Spontaneous and Endothelial-Independent Vasodilation Are Impaired in Patients With Spontaneous Carotid Dissection
A Case-Control Study
Background and Purpose— We undertook this case-control study in patients with unilateral spontaneous dissection of the cervical internal carotid artery to investigate spontaneous and endothelium-independent dilation of the nondissected, contralateral carotid arteries and the ipsilateral brachial artery using high-resolution ultrasound.
Methods— Spontaneous and endothelial-independent (nitroglycerin-mediated) absolute and relative dilation were assessed in the internal and common carotid and brachial arteries of 27 patients with unilateral spontaneous dissection of the cervical internal carotid artery and 27 age- and sex-matched healthy controls.
Results— Absolute and relative spontaneous and endothelial-independent dilation of the carotid, but not brachial arteries, were significantly lower in patients as compared with controls.
Conclusions— Vasodilation abnormalities may be a predisposing factor for spontaneous dissection of the cervical internal carotid artery.
The etiology of spontaneous dissection of the cervical internal carotid artery (sICAD) is unknown. Patients with sICAD have a higher prevalence of fibromuscular dysplasia (5.5% to 12.5%)1,2 compared to subjects in large autopsy series (0.02%),3 may also have hereditary connective-tissue disorders2 and show abnormalities of collagen and elastic fibers in 55% to 68% of skin biopsy samples.4 These findings suggest the presence of vessel wall abnormality, which might impair vasomotion and predispose to dissection.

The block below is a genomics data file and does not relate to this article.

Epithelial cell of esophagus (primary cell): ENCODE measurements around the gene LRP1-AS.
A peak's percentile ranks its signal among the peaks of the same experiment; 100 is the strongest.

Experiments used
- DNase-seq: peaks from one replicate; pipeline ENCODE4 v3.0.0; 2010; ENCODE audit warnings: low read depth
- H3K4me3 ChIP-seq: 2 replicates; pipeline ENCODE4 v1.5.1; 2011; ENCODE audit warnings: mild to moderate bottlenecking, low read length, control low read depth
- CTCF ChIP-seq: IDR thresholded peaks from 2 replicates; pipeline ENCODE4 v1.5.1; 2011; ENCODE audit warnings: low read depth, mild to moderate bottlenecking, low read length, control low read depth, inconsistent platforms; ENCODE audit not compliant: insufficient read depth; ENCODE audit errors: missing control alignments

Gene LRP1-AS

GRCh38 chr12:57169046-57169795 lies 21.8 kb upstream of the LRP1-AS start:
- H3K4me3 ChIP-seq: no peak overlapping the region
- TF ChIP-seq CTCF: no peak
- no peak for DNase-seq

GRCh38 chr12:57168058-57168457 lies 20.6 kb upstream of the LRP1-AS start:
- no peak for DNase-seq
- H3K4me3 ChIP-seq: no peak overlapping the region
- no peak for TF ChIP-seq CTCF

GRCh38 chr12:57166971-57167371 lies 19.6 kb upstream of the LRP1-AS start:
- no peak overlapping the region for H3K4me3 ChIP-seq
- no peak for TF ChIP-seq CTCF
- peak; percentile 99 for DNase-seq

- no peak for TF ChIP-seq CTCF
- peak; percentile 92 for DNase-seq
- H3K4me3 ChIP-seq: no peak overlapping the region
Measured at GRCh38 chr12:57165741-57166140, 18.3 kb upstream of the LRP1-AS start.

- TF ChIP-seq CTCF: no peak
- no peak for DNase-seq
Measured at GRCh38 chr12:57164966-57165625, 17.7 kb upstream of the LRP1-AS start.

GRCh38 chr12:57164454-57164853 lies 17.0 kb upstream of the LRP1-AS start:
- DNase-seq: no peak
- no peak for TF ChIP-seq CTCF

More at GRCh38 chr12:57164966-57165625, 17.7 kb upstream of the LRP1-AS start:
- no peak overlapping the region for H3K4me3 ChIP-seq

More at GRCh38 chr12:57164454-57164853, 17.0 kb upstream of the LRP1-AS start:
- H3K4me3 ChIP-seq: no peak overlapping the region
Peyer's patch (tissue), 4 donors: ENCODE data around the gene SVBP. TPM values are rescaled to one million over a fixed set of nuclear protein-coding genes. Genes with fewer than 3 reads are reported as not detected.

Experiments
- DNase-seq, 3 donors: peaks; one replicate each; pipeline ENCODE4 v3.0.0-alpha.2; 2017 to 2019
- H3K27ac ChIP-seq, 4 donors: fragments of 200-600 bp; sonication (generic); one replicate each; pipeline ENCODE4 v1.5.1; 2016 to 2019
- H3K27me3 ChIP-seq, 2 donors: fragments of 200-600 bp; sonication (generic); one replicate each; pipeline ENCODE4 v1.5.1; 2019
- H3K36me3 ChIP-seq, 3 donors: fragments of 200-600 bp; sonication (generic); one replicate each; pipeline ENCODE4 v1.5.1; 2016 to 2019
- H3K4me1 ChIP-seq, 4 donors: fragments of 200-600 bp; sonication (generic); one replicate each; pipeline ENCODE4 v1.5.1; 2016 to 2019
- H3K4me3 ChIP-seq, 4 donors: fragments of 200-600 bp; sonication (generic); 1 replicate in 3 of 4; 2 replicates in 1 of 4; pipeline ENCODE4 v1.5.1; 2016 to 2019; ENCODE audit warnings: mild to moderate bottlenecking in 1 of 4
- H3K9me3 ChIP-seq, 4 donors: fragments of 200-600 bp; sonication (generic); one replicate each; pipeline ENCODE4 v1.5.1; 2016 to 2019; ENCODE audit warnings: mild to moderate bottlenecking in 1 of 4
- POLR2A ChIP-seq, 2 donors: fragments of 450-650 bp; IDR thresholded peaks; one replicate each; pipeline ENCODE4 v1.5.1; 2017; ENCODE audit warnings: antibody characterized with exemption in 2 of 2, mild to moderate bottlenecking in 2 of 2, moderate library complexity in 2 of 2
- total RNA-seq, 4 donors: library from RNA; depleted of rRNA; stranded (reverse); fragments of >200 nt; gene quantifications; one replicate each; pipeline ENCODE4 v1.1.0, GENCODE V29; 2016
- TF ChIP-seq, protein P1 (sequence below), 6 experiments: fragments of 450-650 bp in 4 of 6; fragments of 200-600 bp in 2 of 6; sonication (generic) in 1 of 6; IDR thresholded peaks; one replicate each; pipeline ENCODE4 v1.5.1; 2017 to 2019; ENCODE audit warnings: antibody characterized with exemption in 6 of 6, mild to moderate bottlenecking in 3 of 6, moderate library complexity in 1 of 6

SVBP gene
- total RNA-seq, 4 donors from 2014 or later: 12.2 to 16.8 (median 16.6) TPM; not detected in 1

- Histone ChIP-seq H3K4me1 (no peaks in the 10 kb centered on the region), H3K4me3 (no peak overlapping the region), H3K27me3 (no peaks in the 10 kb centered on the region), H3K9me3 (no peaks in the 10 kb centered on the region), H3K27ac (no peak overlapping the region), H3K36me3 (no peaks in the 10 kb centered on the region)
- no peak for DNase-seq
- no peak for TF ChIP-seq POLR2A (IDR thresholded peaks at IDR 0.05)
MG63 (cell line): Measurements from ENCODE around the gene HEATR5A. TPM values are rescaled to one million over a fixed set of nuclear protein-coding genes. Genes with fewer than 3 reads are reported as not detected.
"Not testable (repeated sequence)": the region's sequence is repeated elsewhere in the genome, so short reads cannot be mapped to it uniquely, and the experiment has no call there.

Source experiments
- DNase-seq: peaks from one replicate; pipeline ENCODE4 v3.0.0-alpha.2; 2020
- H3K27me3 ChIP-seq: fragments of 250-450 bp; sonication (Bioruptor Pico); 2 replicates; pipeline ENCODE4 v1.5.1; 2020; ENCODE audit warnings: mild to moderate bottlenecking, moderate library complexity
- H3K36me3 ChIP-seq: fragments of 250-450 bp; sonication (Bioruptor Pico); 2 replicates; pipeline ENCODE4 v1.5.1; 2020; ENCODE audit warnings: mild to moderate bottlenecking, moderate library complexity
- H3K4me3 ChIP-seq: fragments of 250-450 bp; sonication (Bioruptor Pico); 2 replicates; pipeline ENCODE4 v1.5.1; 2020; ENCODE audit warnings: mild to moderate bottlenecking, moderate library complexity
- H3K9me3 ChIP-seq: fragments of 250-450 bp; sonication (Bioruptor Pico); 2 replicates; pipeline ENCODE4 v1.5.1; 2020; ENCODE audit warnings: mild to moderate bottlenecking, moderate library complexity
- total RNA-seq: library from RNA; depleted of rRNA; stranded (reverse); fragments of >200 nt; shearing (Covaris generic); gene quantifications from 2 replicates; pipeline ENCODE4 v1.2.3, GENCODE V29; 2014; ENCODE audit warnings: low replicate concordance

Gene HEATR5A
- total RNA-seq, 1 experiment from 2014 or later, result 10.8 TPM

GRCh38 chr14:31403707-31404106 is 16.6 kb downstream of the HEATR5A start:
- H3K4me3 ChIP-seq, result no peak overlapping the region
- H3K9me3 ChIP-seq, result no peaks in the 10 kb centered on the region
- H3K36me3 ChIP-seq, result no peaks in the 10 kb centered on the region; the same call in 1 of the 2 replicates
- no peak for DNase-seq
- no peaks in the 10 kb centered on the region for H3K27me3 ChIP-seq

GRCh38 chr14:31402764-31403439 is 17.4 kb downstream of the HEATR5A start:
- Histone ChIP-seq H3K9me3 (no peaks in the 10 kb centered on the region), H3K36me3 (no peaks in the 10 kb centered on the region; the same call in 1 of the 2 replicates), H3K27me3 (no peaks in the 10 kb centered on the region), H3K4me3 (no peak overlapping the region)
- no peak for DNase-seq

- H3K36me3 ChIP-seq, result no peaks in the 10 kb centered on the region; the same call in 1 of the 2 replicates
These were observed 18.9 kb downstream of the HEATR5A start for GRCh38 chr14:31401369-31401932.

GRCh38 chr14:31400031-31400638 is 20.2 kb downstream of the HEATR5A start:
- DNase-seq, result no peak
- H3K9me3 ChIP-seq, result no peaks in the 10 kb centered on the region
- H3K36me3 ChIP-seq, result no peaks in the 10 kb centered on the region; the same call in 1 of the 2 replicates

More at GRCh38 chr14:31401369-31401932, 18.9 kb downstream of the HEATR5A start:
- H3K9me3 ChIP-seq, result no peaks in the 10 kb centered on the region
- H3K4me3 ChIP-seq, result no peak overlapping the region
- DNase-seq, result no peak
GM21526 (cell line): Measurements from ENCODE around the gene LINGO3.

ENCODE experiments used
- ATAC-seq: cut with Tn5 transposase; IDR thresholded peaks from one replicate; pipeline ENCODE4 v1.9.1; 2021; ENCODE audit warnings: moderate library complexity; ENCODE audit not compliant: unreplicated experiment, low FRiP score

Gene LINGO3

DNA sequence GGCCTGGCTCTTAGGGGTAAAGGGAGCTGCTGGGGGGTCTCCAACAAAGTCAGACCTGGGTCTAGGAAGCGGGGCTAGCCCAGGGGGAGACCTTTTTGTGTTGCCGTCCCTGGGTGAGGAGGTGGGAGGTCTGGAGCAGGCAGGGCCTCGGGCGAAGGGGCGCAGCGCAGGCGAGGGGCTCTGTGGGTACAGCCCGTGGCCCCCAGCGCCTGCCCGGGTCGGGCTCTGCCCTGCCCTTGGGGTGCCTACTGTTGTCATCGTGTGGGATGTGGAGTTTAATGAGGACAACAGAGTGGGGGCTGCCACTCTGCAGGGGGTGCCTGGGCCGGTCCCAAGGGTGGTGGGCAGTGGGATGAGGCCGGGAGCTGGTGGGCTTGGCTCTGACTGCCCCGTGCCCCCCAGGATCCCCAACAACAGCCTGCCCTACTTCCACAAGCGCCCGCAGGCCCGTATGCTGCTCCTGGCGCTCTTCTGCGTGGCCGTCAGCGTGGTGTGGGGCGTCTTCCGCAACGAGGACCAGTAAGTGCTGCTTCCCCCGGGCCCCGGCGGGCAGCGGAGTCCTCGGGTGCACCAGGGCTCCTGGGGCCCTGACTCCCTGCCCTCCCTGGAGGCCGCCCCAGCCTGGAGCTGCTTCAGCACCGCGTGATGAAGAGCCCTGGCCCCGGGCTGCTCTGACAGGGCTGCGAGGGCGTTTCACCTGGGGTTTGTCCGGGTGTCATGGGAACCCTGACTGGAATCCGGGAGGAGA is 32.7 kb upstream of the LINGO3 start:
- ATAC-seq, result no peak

The goal of this case-control study performed in patients with unilateral sICAD was to investigate spontaneous and endothelium-independent dilation of the nondissected, contralateral extracranial carotid arteries and the ipsilateral brachial arteries using high-resolution ultrasound.
Patients and Controls
Between October 1992 and March 2000, 89 patients with unilateral sICAD were admitted in our department. Eighty-seven of these patients survived the acute phase of stroke. Diagnosis of sICAD was established by cervical MRI with T1 fat suppression technique (wall hematoma) and MR angiography. Angiographic criteria consisted of string sign, pseudoaneurysm, or intimal flap. At 6-month ultrasound follow-up, complete recanalization was diagnosed in 58 cases (67%). Exclusion criteria were a history of neurological (except for sICAD), coronary, or peripheral artery disease, cigarette smoking, arterial hypertension, diabetes mellitus, hypercholesterolemia, low-density lipoprotein cholesterol >3.0 mmol/L, high-density lipoprotein cholesterol <1.0 mmol/L, ratio total/high-density lipoprotein cholesterol >5, hyperhomocystinemia, contraindication to the use of nitrates, caffeine or alcohol intake ≤12 hours before study onset, pregnant or breastfeeding woman, cerebrovascular atherosclerosis at color duplex sonography. These were met by 31 patients, 27 of whom (16 men; mean age, 48±9 years) consented to participate in this study. Additionally, 27 age- and sex-matched healthy volunteers (15 men; mean age, 46±14 years) were enrolled.